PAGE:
Meet the Logo Legend: John Waters
Every day during the month of June, we will be spotlighting our 2022 Logo30. This powerful series profiles ordinary and extraordinary people who show pride in unique and provocative ways. Visit the Logo30 homepage to view current and past honorees.
Few people have had more of an impact on queer culture in the past half-century than John Waters.
The self-proclaimed “Filth Elder” has been the “Baron of Bad Taste” since he released the cult classic, Pink Flamingos, his trashy tale of Baltimore heathens, back in 1972. The film is celebrating its 50th anniversary this month by being added to the prestigious Criterion Collection.
“When I began it wasn’t called ‘independent filmmaking.’ When I started, I made ‘ underground movies,’ and then it was ‘midnight movies.’ Then I graduated to independent movies and then I made Hollywood movies. And then I slid back down to Hollywood underground. I think that’s probably what you could call A Dirty Shame, Waters tells Logo, referring to his 2004 feature film.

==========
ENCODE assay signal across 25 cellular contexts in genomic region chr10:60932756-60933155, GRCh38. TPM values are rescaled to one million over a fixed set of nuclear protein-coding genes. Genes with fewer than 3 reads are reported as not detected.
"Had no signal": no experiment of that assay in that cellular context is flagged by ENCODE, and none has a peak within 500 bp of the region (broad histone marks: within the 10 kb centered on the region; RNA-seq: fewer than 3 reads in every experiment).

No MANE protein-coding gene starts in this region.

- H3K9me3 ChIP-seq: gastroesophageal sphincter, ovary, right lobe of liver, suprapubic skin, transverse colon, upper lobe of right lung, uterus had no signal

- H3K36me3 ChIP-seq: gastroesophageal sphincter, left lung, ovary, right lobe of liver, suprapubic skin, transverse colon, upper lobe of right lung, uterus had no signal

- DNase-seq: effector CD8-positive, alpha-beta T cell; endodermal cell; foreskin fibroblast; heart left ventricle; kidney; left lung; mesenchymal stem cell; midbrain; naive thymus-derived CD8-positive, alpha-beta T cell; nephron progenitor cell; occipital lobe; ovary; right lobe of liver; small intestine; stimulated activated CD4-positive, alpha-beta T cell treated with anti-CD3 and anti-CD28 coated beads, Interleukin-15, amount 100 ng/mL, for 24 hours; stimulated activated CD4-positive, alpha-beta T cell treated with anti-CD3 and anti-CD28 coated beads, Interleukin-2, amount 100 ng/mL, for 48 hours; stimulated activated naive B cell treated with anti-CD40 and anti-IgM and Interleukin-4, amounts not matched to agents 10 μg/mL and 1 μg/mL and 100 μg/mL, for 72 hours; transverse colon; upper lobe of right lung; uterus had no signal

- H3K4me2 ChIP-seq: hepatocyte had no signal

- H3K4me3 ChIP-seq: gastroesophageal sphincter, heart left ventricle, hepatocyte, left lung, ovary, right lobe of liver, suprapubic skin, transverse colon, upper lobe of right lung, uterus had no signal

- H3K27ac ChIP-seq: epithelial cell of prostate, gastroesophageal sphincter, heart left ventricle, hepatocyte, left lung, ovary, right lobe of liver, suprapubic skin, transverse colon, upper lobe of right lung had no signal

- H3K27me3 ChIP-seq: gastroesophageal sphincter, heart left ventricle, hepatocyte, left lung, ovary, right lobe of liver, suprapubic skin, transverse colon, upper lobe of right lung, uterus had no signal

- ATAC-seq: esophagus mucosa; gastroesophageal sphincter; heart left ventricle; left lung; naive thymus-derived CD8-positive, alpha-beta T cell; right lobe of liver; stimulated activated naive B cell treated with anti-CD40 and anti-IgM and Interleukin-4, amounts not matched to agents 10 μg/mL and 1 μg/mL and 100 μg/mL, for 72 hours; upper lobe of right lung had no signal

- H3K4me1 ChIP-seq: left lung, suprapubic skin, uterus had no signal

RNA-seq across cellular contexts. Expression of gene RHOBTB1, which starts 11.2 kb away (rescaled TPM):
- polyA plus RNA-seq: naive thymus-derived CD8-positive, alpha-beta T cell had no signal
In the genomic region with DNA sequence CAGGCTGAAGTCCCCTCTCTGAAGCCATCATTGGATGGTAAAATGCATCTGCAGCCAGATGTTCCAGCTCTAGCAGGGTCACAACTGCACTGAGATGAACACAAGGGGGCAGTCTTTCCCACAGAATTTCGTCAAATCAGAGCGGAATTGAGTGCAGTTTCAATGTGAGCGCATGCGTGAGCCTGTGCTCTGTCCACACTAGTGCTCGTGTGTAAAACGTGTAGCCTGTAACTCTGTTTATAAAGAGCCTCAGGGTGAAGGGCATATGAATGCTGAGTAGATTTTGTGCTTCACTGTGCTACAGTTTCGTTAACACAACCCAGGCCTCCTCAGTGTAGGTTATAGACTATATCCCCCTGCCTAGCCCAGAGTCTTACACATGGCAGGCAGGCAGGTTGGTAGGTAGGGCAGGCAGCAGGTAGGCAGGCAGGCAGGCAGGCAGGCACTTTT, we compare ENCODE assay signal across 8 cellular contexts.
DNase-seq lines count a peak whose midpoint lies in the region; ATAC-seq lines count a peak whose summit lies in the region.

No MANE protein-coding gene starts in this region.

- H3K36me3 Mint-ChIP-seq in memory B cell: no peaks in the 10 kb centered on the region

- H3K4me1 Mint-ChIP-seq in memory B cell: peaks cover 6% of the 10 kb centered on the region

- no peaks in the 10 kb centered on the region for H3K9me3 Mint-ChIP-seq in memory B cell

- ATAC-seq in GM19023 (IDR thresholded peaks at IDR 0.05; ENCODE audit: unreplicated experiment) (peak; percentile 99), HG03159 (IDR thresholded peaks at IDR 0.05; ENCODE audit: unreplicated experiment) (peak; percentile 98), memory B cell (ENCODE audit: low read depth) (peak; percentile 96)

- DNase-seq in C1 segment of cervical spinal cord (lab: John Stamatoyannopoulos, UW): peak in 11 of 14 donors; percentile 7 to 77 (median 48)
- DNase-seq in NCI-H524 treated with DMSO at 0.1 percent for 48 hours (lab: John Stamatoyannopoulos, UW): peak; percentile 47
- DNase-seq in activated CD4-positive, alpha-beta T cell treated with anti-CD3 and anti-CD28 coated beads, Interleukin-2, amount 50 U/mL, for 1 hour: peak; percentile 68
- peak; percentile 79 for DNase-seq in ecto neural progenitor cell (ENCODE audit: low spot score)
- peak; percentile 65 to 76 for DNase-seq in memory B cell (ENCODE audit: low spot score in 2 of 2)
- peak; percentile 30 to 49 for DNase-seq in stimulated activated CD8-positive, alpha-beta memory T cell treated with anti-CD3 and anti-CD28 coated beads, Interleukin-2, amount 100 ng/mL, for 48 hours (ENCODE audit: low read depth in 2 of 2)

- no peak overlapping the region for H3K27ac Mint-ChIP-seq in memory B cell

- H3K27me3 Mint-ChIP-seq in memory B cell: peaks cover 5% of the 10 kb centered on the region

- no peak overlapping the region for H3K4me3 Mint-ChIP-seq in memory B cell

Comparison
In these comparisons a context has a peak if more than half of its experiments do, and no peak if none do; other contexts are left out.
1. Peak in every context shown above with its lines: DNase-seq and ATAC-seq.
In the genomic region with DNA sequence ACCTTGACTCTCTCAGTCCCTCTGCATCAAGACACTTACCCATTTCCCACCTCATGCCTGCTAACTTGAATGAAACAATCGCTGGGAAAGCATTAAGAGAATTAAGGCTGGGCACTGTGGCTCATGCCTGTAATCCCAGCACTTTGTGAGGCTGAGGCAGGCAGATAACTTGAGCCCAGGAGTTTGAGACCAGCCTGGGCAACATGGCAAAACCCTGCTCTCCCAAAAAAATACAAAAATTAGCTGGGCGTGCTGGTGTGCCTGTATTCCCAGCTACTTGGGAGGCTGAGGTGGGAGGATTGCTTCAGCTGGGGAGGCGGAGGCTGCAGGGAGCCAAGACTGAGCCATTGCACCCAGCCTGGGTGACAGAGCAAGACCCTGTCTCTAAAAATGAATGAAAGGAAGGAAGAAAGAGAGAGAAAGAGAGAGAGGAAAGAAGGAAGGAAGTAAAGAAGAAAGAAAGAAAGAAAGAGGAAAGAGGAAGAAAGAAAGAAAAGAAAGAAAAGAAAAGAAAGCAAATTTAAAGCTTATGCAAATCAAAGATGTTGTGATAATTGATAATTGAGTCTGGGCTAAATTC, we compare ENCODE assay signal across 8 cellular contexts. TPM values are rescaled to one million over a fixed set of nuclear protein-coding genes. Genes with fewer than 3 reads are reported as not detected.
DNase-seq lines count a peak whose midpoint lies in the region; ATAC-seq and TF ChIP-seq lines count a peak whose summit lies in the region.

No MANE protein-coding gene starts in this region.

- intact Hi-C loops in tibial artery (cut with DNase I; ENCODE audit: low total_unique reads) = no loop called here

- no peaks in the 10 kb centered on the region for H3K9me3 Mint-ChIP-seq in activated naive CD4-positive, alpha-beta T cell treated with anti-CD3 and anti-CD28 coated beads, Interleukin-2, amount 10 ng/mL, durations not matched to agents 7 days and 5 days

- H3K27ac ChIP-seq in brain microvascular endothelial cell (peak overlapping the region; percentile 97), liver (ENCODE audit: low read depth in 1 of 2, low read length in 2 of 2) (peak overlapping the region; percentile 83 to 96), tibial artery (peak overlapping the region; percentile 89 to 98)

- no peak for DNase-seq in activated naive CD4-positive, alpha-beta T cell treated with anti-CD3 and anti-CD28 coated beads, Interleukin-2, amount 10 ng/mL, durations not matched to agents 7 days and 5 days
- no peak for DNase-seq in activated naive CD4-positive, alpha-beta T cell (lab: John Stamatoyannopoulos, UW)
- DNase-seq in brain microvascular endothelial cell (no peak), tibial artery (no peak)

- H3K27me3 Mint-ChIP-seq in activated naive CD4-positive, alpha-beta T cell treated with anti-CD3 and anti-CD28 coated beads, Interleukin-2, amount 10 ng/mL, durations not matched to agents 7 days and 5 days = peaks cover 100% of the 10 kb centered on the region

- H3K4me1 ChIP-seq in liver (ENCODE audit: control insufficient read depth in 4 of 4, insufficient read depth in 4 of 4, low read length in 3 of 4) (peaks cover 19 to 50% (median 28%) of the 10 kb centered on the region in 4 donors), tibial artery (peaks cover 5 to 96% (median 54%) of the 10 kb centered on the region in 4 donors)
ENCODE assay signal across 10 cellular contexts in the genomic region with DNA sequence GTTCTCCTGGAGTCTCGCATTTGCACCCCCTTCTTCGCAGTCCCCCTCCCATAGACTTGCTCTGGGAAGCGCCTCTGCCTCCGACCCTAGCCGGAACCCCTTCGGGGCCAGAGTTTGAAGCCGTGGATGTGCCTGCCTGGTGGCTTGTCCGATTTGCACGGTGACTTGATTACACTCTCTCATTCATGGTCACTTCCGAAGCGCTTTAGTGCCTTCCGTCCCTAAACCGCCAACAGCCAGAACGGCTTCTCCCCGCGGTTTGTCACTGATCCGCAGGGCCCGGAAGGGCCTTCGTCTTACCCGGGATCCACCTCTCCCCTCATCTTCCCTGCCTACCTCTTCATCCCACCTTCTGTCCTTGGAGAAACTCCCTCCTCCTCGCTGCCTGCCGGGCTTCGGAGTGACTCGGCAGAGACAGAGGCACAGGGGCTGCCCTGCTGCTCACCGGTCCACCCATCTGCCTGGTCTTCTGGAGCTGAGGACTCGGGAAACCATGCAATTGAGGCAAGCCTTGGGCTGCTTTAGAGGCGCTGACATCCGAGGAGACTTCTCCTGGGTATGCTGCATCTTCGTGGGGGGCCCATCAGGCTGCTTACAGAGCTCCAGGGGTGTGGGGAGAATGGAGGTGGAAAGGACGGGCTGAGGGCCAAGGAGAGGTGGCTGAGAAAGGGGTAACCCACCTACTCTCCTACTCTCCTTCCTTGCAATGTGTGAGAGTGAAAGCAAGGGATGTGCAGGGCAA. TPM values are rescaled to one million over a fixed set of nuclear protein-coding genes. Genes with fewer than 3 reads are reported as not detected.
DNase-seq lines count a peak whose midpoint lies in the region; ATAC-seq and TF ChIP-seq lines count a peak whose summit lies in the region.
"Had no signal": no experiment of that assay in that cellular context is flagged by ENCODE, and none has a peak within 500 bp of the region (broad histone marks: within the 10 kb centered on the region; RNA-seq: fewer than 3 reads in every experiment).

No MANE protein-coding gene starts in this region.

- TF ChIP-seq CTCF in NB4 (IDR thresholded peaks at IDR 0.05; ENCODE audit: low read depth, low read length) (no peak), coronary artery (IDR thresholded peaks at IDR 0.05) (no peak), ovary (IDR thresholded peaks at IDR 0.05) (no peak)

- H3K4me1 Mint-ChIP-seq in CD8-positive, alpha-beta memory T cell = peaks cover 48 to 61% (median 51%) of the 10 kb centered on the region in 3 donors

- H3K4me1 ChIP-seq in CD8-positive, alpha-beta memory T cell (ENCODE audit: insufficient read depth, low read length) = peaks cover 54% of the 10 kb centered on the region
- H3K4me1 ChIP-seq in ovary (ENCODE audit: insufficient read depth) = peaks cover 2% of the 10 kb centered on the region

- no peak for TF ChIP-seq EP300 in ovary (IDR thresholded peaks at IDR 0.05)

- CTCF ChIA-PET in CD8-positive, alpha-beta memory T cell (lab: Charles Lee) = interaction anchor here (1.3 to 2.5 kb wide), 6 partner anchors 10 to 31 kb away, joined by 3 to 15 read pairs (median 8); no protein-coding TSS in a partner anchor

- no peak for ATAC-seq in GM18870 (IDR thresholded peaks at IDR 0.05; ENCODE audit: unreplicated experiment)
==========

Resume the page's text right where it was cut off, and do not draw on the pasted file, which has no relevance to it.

“Hairspray is certainly a giant hit in middle America, which is the most devious thing I’ve ever done. Because it’s being performed in grade schools in Florida,” the filmmaker continues. “They don’t stop Hairspray from being made, and it’s two men dancing together, singing love songs. It’s encouraging interracial dating with teenagers. Even the dumbest racists like Hairspray because it makes ’em laugh and it’s sneaking in the values. And that’s what humor does. That’s why humor is the best defense.”
It’s been a busy year for the Baltimorean, who recently had cameos on Search Party and The Marvelous Mrs. Maisel, and released his first novel, Liarmouth. He also embarked on a book tour and a new art show in – where else? – Baltimore. Waters is slated to host a variety of in-person events, too, including a formal dinner at the Provincetown dump, and hosting his annual adult sleepaway summer camp in September.
Waters is certainly a legend, but when asked what makes someone legendary, the filmmaker and author says its not about fame, but someone who stays true to themselves:
“What makes somebody legendary is that they last, and they don’t sell out, and they continue to surprise people no matter what age they are,” Waters explains to Logo. “I just have always made the next movie, book, everything that I felt would make me laugh, and I’m lucky enough where there are enough people that agree with me.”
Watch our Logo30 honorees reveal what Waters means to them, and hear the “Pope of Trash” himself discuss his incredible life and career in our special 2022 Logo Legend video below.
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